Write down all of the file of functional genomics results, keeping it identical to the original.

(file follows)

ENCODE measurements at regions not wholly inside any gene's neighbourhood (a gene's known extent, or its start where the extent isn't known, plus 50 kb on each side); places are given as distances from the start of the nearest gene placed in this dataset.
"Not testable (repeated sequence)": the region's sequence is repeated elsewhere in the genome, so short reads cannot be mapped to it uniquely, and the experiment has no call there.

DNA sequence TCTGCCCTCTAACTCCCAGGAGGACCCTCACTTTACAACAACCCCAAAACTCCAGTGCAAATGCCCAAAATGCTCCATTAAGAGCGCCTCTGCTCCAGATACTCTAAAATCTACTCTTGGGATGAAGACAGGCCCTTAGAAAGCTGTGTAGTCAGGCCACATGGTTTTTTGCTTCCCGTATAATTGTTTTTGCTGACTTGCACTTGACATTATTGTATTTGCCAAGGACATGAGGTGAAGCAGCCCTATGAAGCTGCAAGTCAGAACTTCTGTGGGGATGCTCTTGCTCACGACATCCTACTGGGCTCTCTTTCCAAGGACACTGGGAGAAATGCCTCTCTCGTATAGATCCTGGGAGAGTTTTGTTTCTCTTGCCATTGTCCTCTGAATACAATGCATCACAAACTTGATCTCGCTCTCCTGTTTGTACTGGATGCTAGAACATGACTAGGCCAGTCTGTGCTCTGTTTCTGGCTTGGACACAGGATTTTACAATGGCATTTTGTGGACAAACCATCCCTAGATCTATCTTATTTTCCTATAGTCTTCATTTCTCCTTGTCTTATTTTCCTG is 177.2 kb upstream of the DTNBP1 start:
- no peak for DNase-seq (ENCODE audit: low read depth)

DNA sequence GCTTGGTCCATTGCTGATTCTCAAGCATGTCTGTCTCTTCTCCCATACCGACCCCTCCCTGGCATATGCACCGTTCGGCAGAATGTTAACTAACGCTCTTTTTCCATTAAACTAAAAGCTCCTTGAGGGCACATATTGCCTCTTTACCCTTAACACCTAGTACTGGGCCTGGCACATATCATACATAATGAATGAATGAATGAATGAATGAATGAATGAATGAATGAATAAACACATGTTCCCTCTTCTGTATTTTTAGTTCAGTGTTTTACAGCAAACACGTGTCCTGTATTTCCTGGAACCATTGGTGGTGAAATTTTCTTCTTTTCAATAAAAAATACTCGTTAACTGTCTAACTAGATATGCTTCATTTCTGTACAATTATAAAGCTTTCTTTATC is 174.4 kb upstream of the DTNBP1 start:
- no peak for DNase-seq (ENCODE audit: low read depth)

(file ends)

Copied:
ENCODE measurements at regions not wholly inside any gene's neighbourhood (a gene's known extent, or its start where the extent isn't known, plus 50 kb on each side); places are given as distances from the start of the nearest gene placed in this dataset.
"Not testable (repeated sequence)": the region's sequence is repeated elsewhere in the genome, so short reads cannot be mapped to it uniquely, and the experiment has no call there.

DNA sequence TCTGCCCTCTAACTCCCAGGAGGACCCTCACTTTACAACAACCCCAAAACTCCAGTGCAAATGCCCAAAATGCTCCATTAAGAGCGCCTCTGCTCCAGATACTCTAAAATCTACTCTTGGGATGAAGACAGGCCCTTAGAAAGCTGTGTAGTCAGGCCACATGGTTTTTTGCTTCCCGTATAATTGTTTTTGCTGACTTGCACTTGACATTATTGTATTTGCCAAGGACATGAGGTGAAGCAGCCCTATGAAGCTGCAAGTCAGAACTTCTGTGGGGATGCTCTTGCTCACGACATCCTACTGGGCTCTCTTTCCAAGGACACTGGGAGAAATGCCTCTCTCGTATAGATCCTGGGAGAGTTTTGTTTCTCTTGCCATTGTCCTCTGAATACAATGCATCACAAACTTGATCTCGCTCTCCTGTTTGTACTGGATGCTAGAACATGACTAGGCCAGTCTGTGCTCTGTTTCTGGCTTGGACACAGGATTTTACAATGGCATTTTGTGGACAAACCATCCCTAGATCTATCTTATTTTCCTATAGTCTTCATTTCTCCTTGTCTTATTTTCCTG is 177.2 kb upstream of the DTNBP1 start:
- no peak for DNase-seq (ENCODE audit: low read depth)

DNA sequence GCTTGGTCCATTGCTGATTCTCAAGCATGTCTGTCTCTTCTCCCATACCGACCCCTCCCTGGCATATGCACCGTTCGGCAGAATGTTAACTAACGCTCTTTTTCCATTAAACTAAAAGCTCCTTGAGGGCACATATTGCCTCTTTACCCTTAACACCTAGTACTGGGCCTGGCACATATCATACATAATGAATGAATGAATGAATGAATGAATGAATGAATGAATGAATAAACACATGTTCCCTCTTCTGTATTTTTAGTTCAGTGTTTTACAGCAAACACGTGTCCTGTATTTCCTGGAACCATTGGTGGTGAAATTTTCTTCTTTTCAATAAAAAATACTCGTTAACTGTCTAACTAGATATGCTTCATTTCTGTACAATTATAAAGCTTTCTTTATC is 174.4 kb upstream of the DTNBP1 start:
- no peak for DNase-seq (ENCODE audit: low read depth)